The threat of nuclear war

So, as Western leaders such as United States President Joe Biden, Turkey’s President Recep Tayyip Erdogan and all other NATO leaders discuss the war in Ukraine in the Baltics, Russia is further escalating the already hazardous situation by deploying nuclear hardware closer to NATO countries. The West must not lose its nerve. Military and political strength is critical. It cannot be debased by grandiose announcements and empty talk of retaliation and punishment.

When the Kremlin announced the intention to place such weapons in Belarus in April, its leader Alexander Lukashenko explained his consent for the drastic measure: “It is impossible to defeat a nuclear power. If the Russian leadership understands that the situation threatens to cause Russia’s disintegration, it will use the most terrible weapon. This cannot be allowed.” Mr. Lukashenko also claimed that the nuclear arms on its territory would help protect the people of Belarus, whom he considered threatened by the West.

No longer just deterrence

That development is alarming. It strongly suggests that the Russian leadership no longer excludes the use of tactical nuclear weapons in the war it started in February 2022 and has had not much success in executing. Moscow may believe it necessary to show that its nuclear arsenal is no longer just deterrence.

Beijing appears increasingly nervous that the Russians might feel compelled to make a limited, small-yield nuclear strike, or a handful of strikes, probably against military targets. China is remaining on the Russian side in the Ukraine war, which it blames on what it calls Western assertiveness and NATO’s belligerent stance. After the International Criminal Court in the Hague issued an arrest warrant for Russian President Vladimir Putin in March 2023, Chinese leaders warned the organization to avoid “politicization” and “double standards.” The Chinese warnings on the use of nuclear weapons are addressed to Moscow but are also intended as a message to NATO.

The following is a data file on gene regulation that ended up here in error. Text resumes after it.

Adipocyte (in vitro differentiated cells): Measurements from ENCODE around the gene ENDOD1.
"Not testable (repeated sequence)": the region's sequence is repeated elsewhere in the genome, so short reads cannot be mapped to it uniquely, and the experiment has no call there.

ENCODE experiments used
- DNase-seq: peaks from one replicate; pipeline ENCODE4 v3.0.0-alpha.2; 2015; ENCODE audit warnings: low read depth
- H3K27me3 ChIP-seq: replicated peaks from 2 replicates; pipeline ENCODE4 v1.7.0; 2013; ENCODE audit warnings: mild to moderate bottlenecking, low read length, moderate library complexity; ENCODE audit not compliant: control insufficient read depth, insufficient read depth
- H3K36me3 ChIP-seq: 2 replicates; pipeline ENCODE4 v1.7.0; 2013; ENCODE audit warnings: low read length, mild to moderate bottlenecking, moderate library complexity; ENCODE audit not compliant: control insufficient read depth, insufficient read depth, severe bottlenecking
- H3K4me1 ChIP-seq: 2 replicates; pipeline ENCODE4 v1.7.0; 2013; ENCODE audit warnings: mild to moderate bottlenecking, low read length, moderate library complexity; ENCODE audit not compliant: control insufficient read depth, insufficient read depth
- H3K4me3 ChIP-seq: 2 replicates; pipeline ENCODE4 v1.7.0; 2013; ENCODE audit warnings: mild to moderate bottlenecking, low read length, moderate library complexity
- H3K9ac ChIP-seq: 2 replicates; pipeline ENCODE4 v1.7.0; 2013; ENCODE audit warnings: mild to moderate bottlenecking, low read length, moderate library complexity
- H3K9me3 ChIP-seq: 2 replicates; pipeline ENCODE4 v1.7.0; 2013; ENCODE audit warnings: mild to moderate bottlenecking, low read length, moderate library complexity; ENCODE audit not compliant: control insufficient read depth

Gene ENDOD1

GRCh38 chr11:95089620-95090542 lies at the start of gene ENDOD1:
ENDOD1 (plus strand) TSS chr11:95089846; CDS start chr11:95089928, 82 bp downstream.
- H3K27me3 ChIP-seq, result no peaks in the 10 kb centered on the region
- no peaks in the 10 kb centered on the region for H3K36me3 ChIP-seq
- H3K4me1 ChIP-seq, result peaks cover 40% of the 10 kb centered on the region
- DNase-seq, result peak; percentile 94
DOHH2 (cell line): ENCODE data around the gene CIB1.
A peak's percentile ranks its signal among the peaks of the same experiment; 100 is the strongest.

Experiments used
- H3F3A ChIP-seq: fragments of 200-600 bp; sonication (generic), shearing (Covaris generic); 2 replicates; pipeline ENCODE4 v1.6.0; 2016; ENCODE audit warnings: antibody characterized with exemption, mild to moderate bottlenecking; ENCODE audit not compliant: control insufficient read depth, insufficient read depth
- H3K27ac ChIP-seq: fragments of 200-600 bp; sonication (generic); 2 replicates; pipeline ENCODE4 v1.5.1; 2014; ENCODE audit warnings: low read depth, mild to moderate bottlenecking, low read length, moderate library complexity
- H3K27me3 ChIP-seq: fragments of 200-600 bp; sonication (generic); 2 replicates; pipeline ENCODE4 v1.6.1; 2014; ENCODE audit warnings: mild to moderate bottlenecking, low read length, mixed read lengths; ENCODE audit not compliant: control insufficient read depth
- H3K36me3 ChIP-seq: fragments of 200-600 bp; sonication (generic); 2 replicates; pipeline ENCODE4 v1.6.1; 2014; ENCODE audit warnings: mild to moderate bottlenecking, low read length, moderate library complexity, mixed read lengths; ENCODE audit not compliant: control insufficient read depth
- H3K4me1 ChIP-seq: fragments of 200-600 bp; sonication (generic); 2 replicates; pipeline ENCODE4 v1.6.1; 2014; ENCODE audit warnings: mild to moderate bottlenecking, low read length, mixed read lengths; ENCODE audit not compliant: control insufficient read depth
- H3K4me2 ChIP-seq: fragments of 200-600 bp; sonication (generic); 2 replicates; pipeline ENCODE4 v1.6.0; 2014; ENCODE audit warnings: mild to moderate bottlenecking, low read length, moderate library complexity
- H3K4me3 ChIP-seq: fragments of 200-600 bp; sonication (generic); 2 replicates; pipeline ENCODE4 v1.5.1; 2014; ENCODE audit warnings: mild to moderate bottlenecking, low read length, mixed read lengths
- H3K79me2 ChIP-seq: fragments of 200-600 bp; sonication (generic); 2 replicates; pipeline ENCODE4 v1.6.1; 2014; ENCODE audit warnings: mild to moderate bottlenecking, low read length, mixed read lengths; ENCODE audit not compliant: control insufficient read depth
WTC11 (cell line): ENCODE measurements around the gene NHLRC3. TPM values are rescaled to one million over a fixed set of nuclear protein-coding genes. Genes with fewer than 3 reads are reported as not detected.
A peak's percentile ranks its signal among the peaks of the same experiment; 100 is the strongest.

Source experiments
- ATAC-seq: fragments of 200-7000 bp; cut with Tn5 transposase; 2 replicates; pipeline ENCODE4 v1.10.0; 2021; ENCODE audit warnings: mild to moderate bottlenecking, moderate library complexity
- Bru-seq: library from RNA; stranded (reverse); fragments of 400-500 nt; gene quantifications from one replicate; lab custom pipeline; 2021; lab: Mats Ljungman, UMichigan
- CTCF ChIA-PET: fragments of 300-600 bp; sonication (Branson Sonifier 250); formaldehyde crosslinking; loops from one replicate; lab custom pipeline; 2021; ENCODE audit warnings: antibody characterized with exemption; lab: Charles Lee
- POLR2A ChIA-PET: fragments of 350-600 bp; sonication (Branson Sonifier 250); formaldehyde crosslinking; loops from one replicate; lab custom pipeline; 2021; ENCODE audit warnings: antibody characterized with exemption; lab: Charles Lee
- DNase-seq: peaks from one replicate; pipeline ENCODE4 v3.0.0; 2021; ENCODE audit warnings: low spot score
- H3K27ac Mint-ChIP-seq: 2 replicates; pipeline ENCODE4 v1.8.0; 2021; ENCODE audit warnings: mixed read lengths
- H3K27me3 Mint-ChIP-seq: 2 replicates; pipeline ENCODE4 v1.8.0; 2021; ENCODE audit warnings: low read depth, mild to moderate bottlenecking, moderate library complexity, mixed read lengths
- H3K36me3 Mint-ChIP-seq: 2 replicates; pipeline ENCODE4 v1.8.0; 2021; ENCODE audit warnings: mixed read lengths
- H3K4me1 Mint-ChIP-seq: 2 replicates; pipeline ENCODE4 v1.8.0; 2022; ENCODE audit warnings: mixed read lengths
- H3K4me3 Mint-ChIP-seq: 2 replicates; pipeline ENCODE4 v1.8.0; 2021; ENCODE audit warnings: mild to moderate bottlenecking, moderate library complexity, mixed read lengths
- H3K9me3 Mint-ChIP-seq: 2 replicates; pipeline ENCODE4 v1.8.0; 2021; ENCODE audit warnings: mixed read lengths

The danger of a nuclear strike inches toward becoming a reality.


It also should be noted that Beijing insists that AUKUS (the trilateral security pact between Australia, the United Kingdom and the U.S. announced in 2021 for the Indo-Pacific region) is an attempt to contain China – similar to what Moscow claims is NATO’s role on its western border.

The recently printed opinions of Russian scholars suggest a changing sentiment in the Kremlin regarding the country’s nuclear muscle. In this context, it is not so relevant whether it is a sign of despair or a pure escalation strategy – the danger of a nuclear strike inches toward becoming a reality.

It appears that the Russian logic is as follows: as long as a nuclear strike does not hurt the U.S. directly, Washington might not retaliate tit-for-tat on Russian soil, concerned that, as the next step, the Kremlin might escalate to a nuclear Armageddon and bring the destruction in the U.S. Regardless of if this logic is correct or not, the circumstances are grave.

The situation is something of a Catch-22. The West must not back out and can afford to stay the course. Military strength on the NATO side is crucial.



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